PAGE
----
Professor Hawking – a bad decision taken by a wise man

Professor Hawking – a bad decision taken by a wise man

Jeremy Newmark
Jeremy Newmark

By Jeremy NEWMARK, Chief Executive of the Jewish Leadership Council.

News that Professor Stephen Hawking had withdrawn as a keynote speaker at the June 2013 Israeli Presidential Conference in support of the Boycott movement appeared to legitimise this contentious means of trying to achieve peace in an extremely complex region.

Jeremy Newmark
Jeremy Newmark of the Jewish Leadership Council

Prof. Hawking’s motives might be genuine, but his chosen method will not help achieve his stated aim. All those dedicated to peace – including the Jewish community – have always argued boycotts are unhelpful, damaging and immoral. His well-meaning actions have strengthened academic boycott campaigners like the British Committee for Universities of Palestine (BRICUP) and the Palestine Solidarity Campaign (PSC), whose aims are not driven by a desire for peace or a resolution to the conflict.

The boycott movement and PSC support the creation of a single Palestinian-majority state and the end of Israel’s existence. Norman Finkelstein, the pro-Palestinian author and activist, launched a blistering attack on the boycott movement, telling an interviewer: “While they support the Palestinian people’s right to self-determination, they do not support Israel right to exist.”

We stand opposed to the boycotters and haters because we don’t support boycotts, but also because we recognise both people’s right to self-determination. We see no contradiction with being pro-Israel and pro-Palestine, with two independent states living peacefully side by side.

In 2006, Hawking attended a physics conference in Neve Shalom, a Jewish-Arab village known for its tolerance and co-existence. Encouraging this type of approach, where both sides come together and are engaged in a spirit of academia is where efforts should be concentrated. Boycotts, however, greatly damage the peace process by snubbing attempts of conciliation. Hawking boycotted an event hosted by President Shimon Peres, a man who epitomises peace. He received a Nobel Peace Prize for his efforts in the Oslo Accords and last June was awarded the Presidential Medal of Freedom by President Barack Obama. In 1996, Peres founded The Peres Center for Peace, Israel’s leading nonprofit organisation promoting peace building between Israel and its Arab neighbours, particularly between Israelis and Palestinians, as well as between Jewish and Arab citizens of Israel.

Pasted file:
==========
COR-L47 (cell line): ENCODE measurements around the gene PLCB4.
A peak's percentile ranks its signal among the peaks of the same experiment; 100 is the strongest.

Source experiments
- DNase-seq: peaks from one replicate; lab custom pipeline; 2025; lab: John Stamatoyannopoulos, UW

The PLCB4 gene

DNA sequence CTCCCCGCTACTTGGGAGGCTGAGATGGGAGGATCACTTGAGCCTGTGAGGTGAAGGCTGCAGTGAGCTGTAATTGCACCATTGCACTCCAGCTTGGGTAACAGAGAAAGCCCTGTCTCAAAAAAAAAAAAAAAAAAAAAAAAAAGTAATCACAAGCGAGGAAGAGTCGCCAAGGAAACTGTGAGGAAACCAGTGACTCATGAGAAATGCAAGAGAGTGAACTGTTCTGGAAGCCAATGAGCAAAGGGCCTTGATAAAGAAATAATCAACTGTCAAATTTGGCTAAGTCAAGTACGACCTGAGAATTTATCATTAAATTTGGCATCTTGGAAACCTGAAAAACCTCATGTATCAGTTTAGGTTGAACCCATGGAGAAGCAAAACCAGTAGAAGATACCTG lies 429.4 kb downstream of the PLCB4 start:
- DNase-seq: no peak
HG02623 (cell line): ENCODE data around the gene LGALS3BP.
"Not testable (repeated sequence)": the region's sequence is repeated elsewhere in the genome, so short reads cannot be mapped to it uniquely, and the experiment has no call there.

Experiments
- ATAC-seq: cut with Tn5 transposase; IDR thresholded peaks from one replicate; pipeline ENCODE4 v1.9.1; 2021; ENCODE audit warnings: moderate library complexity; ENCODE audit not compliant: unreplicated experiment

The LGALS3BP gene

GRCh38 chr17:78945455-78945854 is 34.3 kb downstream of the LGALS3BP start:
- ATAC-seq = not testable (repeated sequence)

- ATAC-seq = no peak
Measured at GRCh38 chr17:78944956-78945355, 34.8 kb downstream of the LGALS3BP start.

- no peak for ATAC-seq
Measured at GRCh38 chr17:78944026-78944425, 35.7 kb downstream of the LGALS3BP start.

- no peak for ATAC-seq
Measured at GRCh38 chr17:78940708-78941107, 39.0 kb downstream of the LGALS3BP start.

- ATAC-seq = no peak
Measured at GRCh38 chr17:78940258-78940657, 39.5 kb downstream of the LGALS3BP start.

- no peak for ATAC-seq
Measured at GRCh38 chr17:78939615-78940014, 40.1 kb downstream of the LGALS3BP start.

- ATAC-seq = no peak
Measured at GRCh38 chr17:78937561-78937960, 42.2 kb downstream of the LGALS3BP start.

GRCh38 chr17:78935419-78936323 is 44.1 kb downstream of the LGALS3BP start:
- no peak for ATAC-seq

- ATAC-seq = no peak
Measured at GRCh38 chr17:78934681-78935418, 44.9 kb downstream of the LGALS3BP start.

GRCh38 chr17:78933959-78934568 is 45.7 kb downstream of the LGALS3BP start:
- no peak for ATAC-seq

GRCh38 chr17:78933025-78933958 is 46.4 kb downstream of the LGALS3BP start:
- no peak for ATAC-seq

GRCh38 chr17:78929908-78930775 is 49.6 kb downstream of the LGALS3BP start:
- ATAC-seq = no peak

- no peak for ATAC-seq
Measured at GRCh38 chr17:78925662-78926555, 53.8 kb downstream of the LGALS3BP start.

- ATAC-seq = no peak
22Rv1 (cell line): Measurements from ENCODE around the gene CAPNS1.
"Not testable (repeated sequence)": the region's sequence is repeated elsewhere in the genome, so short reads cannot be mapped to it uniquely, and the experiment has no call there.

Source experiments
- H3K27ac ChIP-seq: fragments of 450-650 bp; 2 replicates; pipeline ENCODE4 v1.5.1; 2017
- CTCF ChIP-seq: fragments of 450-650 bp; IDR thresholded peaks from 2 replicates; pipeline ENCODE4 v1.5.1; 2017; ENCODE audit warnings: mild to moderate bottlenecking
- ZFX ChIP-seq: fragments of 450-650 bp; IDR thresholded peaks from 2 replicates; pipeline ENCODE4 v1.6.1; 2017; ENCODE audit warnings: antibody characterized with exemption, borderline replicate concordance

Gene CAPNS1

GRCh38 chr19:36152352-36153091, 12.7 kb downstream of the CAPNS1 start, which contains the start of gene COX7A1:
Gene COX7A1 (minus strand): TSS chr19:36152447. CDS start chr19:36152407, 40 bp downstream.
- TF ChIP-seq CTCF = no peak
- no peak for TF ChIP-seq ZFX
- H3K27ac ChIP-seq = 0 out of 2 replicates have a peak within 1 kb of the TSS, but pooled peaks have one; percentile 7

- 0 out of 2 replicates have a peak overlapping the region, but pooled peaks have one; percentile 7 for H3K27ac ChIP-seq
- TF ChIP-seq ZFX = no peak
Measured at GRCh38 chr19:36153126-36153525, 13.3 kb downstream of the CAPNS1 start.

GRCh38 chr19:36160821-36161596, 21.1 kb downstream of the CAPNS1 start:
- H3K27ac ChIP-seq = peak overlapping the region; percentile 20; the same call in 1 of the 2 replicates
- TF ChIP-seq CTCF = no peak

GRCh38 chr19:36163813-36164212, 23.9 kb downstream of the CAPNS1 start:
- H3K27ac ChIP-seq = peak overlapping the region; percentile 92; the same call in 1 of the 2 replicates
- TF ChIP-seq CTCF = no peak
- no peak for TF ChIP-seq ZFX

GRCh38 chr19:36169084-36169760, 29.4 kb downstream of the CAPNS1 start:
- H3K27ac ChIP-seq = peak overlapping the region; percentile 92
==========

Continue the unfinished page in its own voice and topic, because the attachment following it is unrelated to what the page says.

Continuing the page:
Professor Hawking’s boycott is not only an insult to Peres but to all of those on both sides who have fought and yearned for peace. The conference – which will have a large Palestinian delegation – is a place for innovation and forward thinking, reflected in its title: Facing Tomorrow. It will explore politics, economics, environment and education and is an arena in the Middle East for progress and exchange of ideas that better the world. This is the sort of activity that should be encouraged and supported.

Hawking’s inconsistency is disappointing. He visited Iran, led by a Holocaust-denying President, who wants to wipe Israel off the map and who has a terrible track record on human rights abuses, yet he will now not visit Israel, a democracy where he’d be free to criticise Government policy. Can you imagine him having this freedom at an Iranian Presidential Conference? By only applying his moral standard to Israel, he plays into the hands of the boycotters whose real aim is to remove Israel altogether.

One of the founding members of the Palestinian Campaign for the Academic and Cultural Boycott of Israel, Omar Barghouti (who is studying for his Masters in Tel Aviv University) is quoted in The Guardian as saying: “Palestinians deeply appreciate Stephen Hawking’s support for an academic boycott of Israel…we think this will rekindle the kind of interest among international academics in academic boycotts that was present in the struggle against apartheid in South Africa”.

Hawking is now allied with Barghouti and the core of the official BDS movement sitting at the heart of attempts to isolate Israeli academia. This is particularly ironic. The academic peace camp is one of the most active and vocal in Israel. Boycotting those voices is illogical and harmful. Boycotts demonise and polarise, increasing hatred and reducing understanding. When peace finally comes – and we pray it does – it will be in spite of the actions of the boycott movement. The divisive campaign and politics of the BDS movement only serves to widen the gap between communities.

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